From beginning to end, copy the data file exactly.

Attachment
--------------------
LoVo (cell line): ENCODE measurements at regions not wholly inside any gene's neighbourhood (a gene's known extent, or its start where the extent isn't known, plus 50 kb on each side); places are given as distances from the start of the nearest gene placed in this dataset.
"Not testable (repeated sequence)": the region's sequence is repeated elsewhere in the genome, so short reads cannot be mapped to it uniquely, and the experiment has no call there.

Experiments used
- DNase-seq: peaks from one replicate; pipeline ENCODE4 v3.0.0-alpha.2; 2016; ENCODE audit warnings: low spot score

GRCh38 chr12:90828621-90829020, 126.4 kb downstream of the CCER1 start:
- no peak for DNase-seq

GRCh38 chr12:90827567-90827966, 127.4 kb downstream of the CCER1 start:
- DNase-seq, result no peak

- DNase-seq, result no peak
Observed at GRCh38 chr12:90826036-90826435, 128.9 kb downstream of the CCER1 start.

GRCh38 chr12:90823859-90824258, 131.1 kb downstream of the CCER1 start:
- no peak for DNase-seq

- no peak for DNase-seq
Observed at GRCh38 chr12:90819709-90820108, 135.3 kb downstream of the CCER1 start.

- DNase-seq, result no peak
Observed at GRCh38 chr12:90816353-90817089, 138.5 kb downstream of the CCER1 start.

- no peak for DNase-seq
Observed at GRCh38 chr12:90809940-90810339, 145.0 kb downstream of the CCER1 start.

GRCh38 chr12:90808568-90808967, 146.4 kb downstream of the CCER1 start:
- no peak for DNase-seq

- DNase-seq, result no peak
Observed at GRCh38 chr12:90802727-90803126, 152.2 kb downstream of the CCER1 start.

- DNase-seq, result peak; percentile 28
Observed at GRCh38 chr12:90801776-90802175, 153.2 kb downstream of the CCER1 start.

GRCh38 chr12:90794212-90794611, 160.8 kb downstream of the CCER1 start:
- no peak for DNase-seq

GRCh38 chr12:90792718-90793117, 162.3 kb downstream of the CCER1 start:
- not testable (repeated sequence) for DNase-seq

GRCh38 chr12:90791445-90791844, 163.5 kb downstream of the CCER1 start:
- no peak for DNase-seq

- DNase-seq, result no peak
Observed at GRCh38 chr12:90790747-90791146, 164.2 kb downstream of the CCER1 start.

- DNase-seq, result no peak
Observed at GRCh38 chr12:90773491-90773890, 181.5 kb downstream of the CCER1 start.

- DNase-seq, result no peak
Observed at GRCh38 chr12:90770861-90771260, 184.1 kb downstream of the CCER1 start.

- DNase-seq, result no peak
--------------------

LoVo (cell line): ENCODE measurements at regions not wholly inside any gene's neighbourhood (a gene's known extent, or its start where the extent isn't known, plus 50 kb on each side); places are given as distances from the start of the nearest gene placed in this dataset.
"Not testable (repeated sequence)": the region's sequence is repeated elsewhere in the genome, so short reads cannot be mapped to it uniquely, and the experiment has no call there.

Experiments used
- DNase-seq: peaks from one replicate; pipeline ENCODE4 v3.0.0-alpha.2; 2016; ENCODE audit warnings: low spot score

GRCh38 chr12:90828621-90829020, 126.4 kb downstream of the CCER1 start:
- no peak for DNase-seq

GRCh38 chr12:90827567-90827966, 127.4 kb downstream of the CCER1 start:
- DNase-seq, result no peak

- DNase-seq, result no peak
Observed at GRCh38 chr12:90826036-90826435, 128.9 kb downstream of the CCER1 start.

GRCh38 chr12:90823859-90824258, 131.1 kb downstream of the CCER1 start:
- no peak for DNase-seq

- no peak for DNase-seq
Observed at GRCh38 chr12:90819709-90820108, 135.3 kb downstream of the CCER1 start.

- DNase-seq, result no peak
Observed at GRCh38 chr12:90816353-90817089, 138.5 kb downstream of the CCER1 start.

- no peak for DNase-seq
Observed at GRCh38 chr12:90809940-90810339, 145.0 kb downstream of the CCER1 start.

GRCh38 chr12:90808568-90808967, 146.4 kb downstream of the CCER1 start:
- no peak for DNase-seq

- DNase-seq, result no peak
Observed at GRCh38 chr12:90802727-90803126, 152.2 kb downstream of the CCER1 start.

- DNase-seq, result peak; percentile 28
Observed at GRCh38 chr12:90801776-90802175, 153.2 kb downstream of the CCER1 start.

GRCh38 chr12:90794212-90794611, 160.8 kb downstream of the CCER1 start:
- no peak for DNase-seq

GRCh38 chr12:90792718-90793117, 162.3 kb downstream of the CCER1 start:
- not testable (repeated sequence) for DNase-seq

GRCh38 chr12:90791445-90791844, 163.5 kb downstream of the CCER1 start:
- no peak for DNase-seq

- DNase-seq, result no peak
Observed at GRCh38 chr12:90790747-90791146, 164.2 kb downstream of the CCER1 start.

- DNase-seq, result no peak
Observed at GRCh38 chr12:90773491-90773890, 181.5 kb downstream of the CCER1 start.

- DNase-seq, result no peak
Observed at GRCh38 chr12:90770861-90771260, 184.1 kb downstream of the CCER1 start.

- DNase-seq, result no peak